HOLLOMAN AIR FORCE BASE, N.M.--Fashions for private space travel are becoming reality.
On Saturday, the Washington, D.C., start-up Orbital Outfitters showed off a prototype of its first pressurized suit for the commercial space industry here at the 2007 X Prize Cup, a two-day space and air show.
The suit, called the IS(3)C (for Industrial Suborbital Space Suit-Crew), is specifically designed for pilots who will man an upcoming generation of suborbital rockets. Companies including Jeff Bezos' Blue Origin and Richard Branson's at a time up on suborbit trips with a few minutes of weightlessness, for example. Those flights will be manned by one or two pilots.
Jeff Feige, CEO of Orbital Outfitters, said that the company plans to release a passenger suit mid to late next year "when there will be demand." If all goes according to plan, Virgin, Blue Origin and others plan their first trips in 2009 and 2010.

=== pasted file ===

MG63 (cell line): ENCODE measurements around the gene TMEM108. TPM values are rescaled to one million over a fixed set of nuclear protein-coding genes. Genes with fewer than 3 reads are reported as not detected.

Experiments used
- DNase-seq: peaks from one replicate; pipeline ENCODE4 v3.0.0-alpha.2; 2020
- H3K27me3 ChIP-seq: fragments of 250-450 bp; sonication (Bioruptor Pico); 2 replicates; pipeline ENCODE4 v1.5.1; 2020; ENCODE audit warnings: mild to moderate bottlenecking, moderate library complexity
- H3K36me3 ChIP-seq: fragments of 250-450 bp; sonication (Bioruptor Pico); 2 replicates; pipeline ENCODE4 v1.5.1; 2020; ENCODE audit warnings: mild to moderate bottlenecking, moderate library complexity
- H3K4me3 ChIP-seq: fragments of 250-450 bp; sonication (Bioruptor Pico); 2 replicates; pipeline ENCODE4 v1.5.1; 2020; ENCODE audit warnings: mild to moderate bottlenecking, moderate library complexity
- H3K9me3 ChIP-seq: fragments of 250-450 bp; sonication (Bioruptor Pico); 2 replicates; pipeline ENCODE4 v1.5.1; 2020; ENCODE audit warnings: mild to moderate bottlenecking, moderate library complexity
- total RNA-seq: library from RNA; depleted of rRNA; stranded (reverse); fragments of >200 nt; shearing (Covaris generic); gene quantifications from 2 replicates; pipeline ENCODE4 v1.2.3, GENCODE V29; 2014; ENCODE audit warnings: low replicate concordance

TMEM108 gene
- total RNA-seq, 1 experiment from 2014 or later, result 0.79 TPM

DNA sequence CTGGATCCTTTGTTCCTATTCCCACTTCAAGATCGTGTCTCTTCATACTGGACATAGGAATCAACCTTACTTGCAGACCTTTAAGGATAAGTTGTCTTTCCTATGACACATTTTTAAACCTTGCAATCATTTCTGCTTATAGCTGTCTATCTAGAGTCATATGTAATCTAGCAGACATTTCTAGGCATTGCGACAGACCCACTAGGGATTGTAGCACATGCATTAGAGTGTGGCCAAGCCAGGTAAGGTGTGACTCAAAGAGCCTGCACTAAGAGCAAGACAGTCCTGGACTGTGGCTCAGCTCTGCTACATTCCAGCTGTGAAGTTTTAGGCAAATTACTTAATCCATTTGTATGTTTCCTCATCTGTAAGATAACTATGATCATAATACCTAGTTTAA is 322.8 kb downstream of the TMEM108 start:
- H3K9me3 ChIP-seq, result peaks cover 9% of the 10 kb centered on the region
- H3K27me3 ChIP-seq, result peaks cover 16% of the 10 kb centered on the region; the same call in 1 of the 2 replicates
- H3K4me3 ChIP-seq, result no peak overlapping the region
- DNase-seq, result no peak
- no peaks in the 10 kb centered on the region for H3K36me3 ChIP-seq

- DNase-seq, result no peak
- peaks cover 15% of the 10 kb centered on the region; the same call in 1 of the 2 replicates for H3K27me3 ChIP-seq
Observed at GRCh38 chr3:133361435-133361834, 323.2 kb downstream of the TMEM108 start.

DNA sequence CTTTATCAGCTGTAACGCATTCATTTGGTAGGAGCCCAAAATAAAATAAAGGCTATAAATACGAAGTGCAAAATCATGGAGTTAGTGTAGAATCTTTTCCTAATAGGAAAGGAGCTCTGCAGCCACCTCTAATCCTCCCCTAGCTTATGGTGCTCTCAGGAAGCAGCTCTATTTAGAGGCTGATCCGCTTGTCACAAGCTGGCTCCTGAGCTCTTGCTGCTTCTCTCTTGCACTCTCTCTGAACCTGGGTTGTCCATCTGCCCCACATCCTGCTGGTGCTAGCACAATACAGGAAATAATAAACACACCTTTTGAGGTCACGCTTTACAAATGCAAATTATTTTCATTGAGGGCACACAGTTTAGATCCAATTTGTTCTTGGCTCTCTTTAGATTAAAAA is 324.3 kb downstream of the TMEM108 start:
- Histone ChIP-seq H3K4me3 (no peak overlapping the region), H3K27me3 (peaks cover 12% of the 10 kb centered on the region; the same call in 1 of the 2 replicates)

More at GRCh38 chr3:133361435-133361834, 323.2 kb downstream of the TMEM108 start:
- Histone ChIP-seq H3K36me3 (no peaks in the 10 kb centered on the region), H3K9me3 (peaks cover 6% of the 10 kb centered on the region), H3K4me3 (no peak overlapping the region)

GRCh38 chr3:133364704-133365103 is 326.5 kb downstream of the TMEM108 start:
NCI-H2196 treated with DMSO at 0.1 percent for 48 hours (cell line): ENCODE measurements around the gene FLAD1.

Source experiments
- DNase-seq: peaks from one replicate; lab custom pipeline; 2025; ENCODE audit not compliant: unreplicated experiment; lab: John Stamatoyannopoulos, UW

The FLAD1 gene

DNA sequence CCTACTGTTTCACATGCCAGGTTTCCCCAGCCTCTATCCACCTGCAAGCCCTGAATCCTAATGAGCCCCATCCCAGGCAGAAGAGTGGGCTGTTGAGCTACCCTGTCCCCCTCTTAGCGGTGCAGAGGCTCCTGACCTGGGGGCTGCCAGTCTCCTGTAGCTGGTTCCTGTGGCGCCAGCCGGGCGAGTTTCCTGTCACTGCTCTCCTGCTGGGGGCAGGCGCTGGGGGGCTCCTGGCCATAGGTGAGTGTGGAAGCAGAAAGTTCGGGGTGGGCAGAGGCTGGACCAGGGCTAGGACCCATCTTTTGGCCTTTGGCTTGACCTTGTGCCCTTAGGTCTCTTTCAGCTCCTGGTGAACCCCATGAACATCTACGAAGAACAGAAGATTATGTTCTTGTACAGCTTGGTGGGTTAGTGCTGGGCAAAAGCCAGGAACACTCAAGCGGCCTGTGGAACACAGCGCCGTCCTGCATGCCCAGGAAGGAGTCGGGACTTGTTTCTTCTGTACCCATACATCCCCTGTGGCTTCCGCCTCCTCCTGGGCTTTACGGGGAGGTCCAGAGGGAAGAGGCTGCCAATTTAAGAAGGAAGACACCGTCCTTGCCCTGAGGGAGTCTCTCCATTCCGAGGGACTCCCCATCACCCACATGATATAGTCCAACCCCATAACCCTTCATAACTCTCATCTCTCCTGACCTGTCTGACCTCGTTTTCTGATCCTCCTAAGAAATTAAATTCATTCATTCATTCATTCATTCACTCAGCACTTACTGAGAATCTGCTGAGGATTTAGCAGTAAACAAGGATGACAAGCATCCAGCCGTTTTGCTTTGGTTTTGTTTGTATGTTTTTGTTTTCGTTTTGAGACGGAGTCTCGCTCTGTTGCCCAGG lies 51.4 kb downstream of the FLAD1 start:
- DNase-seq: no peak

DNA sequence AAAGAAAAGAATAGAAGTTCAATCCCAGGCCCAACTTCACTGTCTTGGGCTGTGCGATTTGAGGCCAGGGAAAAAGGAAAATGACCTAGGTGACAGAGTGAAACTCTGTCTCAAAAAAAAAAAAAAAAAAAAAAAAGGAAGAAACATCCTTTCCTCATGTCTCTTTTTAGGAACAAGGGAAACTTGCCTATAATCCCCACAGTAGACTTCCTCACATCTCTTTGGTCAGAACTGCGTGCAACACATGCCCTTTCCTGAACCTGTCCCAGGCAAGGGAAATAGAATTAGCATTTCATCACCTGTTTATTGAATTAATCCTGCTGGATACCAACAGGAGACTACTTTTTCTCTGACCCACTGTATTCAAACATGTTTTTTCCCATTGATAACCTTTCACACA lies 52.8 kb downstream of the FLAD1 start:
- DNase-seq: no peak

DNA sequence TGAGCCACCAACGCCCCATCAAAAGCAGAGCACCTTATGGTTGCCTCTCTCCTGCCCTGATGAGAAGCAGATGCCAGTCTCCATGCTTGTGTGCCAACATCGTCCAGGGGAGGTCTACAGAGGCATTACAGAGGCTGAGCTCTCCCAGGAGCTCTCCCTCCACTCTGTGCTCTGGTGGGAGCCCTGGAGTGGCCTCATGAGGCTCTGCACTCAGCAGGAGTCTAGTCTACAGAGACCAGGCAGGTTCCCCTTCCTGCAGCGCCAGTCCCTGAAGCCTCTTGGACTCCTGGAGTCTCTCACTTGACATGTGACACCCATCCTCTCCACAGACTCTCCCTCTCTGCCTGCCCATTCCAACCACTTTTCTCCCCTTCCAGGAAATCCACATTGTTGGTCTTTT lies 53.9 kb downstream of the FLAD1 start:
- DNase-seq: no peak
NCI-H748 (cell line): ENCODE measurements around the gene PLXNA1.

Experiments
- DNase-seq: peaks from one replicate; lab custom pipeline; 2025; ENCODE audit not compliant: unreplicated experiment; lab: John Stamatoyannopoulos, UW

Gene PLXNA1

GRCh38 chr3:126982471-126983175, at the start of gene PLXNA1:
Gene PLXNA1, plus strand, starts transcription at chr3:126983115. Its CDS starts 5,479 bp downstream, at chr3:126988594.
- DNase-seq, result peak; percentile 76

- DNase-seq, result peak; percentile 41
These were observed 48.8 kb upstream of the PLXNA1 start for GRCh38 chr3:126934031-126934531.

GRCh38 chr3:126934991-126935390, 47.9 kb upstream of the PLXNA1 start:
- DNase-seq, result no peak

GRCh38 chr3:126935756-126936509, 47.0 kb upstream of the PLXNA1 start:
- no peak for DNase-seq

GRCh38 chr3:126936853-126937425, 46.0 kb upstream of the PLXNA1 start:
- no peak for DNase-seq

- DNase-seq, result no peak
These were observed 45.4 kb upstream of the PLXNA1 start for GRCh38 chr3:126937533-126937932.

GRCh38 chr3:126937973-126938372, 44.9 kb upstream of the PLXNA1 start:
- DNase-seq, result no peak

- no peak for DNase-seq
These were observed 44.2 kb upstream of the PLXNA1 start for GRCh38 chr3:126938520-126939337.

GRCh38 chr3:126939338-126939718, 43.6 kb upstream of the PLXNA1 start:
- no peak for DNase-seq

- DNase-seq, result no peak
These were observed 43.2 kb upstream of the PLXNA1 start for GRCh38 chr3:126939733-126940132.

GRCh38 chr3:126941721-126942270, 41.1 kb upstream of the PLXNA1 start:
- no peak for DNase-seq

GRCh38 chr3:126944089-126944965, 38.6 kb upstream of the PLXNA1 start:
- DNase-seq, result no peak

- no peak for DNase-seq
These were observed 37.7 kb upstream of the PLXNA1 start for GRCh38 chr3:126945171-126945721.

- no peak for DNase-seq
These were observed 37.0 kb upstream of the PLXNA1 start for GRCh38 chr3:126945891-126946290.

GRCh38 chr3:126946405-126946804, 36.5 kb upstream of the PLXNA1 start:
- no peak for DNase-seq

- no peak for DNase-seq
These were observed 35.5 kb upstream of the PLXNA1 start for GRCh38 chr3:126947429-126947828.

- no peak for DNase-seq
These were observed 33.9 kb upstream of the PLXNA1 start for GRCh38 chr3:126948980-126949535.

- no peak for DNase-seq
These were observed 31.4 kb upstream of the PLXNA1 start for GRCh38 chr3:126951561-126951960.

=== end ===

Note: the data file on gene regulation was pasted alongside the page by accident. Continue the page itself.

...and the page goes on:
Orbital Outfitters designed its suit under contract with XCOR Aerospace, a developer of rocket-powered vehicles based in Mojave, Calif. The company called the design "retro," yet it's made with modern off-the-shelf materials like breathable polyurethane, which comprises its inner layer. The material holds pressure, but wicks away sweat.
Feige wouldn't divulge all of the materials, but he said most can be bought commercially. The key, he said, is that the suits are customizable to the pilot so they have greater mobility. It's also incredibly light and cheaper to make than any NASA suit, he said. So far, it's tested well above the pressures NASA uses for its suits, he said.
Still, a man modeling the pressurized outfit Saturday looked more than a little uncomfortable.